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Dressel emerges with Phelps aura after world swim

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The US’ Caeleb Dressel warms-down after the final of the men’s 100m butterfly event during the swimming competition at the 2019 World Aquatics Championships at Nambu University Municipal Aquatics Centre in Gwangju, South Korea, on Sunday. Oli SCARFF/afp

Dressel emerges with Phelps aura after world swim

American superstar Caeleb Dressel has invited comparisons to Olympic legend Michael Phelps after lighting up a world swimming championships plagued by doping rows, a sexual harassment arrest and a fatal nightclub accident.

Dressel came away from Gwangju with six gold medals and two silvers, winning all four of his individual events and obliterating Phelps’s 10-year-old 100 metres butterfly world record for good measure.

But even the heroics of swimming’s tattooed golden boy were often overshadowed by an explosive doping controversy, which was looming even before Chinese giant Sun Yang set foot in South Korea.

Following bombshell allegations in a Fina doping panel report, claiming the triple Olympic champion had allowed blood vials to be smashed with a hammer after being visited by testers, several swimmers made their feelings very clear.

Australia’s Mack Horton and Briton Duncan Scott refused to shake Sun’s hand after losing to the hulking Chinese swimmer, provoking a furious reaction from Sun, who yelled at Scott: “You’re a loser!”

Sun, who retained his 200 and 400m freestyle world titles, insisted he was “protecting each and every athlete” by refusing to let what he called “unlicensed” testers take his blood.

“He’s not a drug cheat,” Sun’s coach Denis Cotterell told AFP, adding that Chinese swimming has taken “meticulous care” to clean up its act since the state-sponsored doping of the 1990s.

“It’s absolutely critical for the athletes, the association, for the whole sake of China’s respect on a world stage that they’re well and truly distanced from that past,” said the Australian, claiming that Sun was one of the most tested athletes in swimming.

“He’s tested year in, year out. You can’t have the performances he’s had over the years without doing the work.”

‘Dangerous’ at Olympics

Above the fray, Dressel repeated in the 50 and 100m freestyle, as well as the 100m butterfly – but not before setting an eye-popping new world best of 49.50 seconds to eclipse Phelps’s old bodysuit mark by 0.32.

Inevitably, talk turned to next year’s Tokyo Olympics and whether Dressel can emulate Phelps, who racked up a record eight gold medals at the 2008 Beijing Games.

But Dressel revealed he had been feeling the strain.

“I’ve got pimples on my face, I’m losing some hair,” said the 22-year-old, who swept to seven gold medals at the 2017 world championships in Budapest.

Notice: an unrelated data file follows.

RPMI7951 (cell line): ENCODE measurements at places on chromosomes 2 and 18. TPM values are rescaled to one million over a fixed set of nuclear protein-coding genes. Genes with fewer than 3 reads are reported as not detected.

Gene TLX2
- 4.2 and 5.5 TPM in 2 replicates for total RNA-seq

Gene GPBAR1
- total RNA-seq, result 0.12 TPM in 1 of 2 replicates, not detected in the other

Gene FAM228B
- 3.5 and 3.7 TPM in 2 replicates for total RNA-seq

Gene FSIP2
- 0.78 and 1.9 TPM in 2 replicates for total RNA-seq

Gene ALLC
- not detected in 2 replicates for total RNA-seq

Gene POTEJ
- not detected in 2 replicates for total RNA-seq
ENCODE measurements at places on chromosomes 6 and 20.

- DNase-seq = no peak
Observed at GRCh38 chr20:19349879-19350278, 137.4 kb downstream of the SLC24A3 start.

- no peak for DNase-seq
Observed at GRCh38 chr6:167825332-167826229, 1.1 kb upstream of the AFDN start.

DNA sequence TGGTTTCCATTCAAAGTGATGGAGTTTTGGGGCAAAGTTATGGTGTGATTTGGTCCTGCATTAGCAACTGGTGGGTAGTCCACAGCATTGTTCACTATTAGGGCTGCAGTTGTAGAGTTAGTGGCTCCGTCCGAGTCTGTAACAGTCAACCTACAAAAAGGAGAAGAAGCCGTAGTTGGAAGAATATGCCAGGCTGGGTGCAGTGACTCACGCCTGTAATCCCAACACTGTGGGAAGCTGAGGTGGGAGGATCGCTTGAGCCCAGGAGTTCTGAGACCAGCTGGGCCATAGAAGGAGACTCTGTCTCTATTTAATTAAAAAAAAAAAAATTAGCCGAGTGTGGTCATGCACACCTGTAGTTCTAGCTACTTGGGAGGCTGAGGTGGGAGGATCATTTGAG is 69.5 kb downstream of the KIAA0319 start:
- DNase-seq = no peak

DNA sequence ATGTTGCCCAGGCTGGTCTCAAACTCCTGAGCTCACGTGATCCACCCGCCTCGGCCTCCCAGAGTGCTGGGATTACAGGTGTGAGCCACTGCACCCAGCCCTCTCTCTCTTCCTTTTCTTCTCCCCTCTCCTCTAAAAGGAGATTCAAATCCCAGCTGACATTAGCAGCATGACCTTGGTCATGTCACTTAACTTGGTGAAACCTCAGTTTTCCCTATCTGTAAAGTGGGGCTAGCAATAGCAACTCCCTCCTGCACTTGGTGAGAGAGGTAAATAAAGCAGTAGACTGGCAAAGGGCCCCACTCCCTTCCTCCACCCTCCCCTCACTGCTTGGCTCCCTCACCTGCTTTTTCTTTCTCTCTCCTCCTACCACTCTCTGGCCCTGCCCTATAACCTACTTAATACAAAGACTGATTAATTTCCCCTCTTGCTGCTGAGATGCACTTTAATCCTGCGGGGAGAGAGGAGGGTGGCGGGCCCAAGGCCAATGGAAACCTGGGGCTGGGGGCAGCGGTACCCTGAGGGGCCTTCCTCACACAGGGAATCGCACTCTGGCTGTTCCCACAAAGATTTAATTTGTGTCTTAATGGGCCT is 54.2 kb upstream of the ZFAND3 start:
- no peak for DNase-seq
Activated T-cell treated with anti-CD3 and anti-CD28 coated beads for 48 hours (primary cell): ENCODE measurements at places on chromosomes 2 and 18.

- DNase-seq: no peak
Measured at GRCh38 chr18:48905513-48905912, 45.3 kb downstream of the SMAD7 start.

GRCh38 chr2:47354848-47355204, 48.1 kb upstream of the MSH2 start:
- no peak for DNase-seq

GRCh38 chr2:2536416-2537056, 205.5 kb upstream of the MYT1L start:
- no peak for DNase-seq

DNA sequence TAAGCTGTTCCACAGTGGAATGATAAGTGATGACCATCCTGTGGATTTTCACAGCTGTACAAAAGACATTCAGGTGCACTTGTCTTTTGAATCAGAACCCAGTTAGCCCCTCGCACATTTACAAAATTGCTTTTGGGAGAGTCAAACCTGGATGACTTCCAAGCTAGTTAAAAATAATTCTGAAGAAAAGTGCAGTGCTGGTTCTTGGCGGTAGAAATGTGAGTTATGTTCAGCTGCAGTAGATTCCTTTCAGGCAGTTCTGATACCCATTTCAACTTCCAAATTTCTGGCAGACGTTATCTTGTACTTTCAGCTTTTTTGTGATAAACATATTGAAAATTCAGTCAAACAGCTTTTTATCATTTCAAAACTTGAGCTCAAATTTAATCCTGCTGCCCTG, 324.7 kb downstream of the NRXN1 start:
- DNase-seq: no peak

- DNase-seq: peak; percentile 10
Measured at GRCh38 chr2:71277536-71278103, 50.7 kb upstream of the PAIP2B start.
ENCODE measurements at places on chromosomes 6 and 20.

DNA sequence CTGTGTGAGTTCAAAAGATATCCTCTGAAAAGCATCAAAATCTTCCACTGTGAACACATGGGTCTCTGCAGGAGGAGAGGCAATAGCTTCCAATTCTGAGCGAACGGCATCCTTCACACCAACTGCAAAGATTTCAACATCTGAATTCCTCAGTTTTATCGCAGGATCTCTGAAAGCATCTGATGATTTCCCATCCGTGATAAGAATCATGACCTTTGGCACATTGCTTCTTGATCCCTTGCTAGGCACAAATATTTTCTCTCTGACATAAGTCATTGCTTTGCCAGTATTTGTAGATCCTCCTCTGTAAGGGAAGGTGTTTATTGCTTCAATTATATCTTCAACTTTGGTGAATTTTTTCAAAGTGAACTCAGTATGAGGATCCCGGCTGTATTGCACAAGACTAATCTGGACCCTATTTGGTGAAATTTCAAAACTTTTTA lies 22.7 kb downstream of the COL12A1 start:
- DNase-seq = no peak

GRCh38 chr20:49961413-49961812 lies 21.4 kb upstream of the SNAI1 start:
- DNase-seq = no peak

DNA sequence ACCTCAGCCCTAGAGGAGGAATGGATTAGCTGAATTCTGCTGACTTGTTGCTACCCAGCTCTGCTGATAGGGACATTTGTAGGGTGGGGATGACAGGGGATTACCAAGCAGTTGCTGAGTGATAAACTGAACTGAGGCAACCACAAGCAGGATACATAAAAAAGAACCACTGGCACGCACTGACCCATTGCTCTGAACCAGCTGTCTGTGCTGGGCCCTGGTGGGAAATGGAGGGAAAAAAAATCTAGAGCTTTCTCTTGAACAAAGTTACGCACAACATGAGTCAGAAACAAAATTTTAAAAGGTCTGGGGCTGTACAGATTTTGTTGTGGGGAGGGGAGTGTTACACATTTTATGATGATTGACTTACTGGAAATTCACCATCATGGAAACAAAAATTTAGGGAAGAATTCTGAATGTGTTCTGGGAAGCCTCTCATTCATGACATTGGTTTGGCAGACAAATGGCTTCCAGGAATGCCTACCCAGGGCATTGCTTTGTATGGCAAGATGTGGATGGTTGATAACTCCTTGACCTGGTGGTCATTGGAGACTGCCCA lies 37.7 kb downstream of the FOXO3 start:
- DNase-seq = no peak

“This is a lot of stress but I’m not sitting in my room flipping through my medals. I won less than seven, that doesn’t bug me one bit.

‘Days of Our Lives’

“If this is where we’re at heading to Tokyo, we’ll be very dangerous next year,” added Dressel, after the US once again topped the medals table with 14 golds – nine more than nearest rivals Australia.

Dressel said he had been “absolutely devastated” to hear that two people had died and several athletes injured when a balcony inside a Gwangju nightclub collapsed at the weekend.

Australian officials subsequently announced relay star Shayna Jack had tested positive for a banned substance before the championships – an opportunity for schadenfreude for the Chinese – before Hungarian swimmer Tamas Kenderesi was arrested on charges of sexual harassment after an alleged incident at a nightclub.

“The scriptwriters for Days of Our Lives couldn’t have written a better script for this world championships,” said Australia’s Cate Campbell, who won two relay golds and took silver behind American Simone Manuel in the women’s 100m free. “It’s thrown a bit of everything at us.”

In the pool, nine world records tumbled in Korea, Hungarian teenager Kristof Milak pulverising Phelps’s 200m butterfly mark by a whopping 0.78 seconds in arguably the pick of them.

But with Sun facing a September hearing before the Court of Arbitration for Sport, the spectre of doping was never far away.

Asked about athletes vilifying China’s sporting hero, Russia’s Yulia Efimova took a long pause.

“Of course it’s not good,” said the former doping offender. “It was really hard for me, just a girl against the world when everyone hates me. I hope it will not happen again.”

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